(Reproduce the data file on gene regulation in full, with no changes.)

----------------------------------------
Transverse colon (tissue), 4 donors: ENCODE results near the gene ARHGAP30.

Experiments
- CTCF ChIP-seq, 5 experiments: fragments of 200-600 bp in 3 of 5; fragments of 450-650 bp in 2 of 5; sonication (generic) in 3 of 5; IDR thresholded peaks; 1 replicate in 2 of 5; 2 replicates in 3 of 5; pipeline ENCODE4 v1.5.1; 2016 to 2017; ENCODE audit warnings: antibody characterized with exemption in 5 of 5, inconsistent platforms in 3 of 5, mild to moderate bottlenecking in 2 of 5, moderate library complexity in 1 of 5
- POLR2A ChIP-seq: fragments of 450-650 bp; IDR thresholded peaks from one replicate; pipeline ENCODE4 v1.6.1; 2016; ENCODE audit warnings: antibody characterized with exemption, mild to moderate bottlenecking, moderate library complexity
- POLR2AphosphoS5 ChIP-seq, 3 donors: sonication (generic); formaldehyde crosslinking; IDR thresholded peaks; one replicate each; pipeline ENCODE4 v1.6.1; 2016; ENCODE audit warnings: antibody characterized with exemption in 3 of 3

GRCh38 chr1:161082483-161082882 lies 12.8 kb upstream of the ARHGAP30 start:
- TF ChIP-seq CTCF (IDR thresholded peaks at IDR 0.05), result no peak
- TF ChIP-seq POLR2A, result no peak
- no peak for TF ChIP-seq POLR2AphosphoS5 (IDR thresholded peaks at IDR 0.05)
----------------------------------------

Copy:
Transverse colon (tissue), 4 donors: ENCODE results near the gene ARHGAP30.

Experiments
- CTCF ChIP-seq, 5 experiments: fragments of 200-600 bp in 3 of 5; fragments of 450-650 bp in 2 of 5; sonication (generic) in 3 of 5; IDR thresholded peaks; 1 replicate in 2 of 5; 2 replicates in 3 of 5; pipeline ENCODE4 v1.5.1; 2016 to 2017; ENCODE audit warnings: antibody characterized with exemption in 5 of 5, inconsistent platforms in 3 of 5, mild to moderate bottlenecking in 2 of 5, moderate library complexity in 1 of 5
- POLR2A ChIP-seq: fragments of 450-650 bp; IDR thresholded peaks from one replicate; pipeline ENCODE4 v1.6.1; 2016; ENCODE audit warnings: antibody characterized with exemption, mild to moderate bottlenecking, moderate library complexity
- POLR2AphosphoS5 ChIP-seq, 3 donors: sonication (generic); formaldehyde crosslinking; IDR thresholded peaks; one replicate each; pipeline ENCODE4 v1.6.1; 2016; ENCODE audit warnings: antibody characterized with exemption in 3 of 3

GRCh38 chr1:161082483-161082882 lies 12.8 kb upstream of the ARHGAP30 start:
- TF ChIP-seq CTCF (IDR thresholded peaks at IDR 0.05), result no peak
- TF ChIP-seq POLR2A, result no peak
- no peak for TF ChIP-seq POLR2AphosphoS5 (IDR thresholded peaks at IDR 0.05)